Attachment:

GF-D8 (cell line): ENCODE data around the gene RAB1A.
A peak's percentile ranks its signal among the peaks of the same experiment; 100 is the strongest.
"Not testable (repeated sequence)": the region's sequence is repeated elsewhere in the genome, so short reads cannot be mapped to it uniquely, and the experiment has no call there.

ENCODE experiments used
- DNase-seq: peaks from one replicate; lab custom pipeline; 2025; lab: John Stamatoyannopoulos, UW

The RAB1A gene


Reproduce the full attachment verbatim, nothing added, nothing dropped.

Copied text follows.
GF-D8 (cell line): ENCODE data around the gene RAB1A.
A peak's percentile ranks its signal among the peaks of the same experiment; 100 is the strongest.
"Not testable (repeated sequence)": the region's sequence is repeated elsewhere in the genome, so short reads cannot be mapped to it uniquely, and the experiment has no call there.

ENCODE experiments used
- DNase-seq: peaks from one replicate; lab custom pipeline; 2025; lab: John Stamatoyannopoulos, UW

The RAB1A gene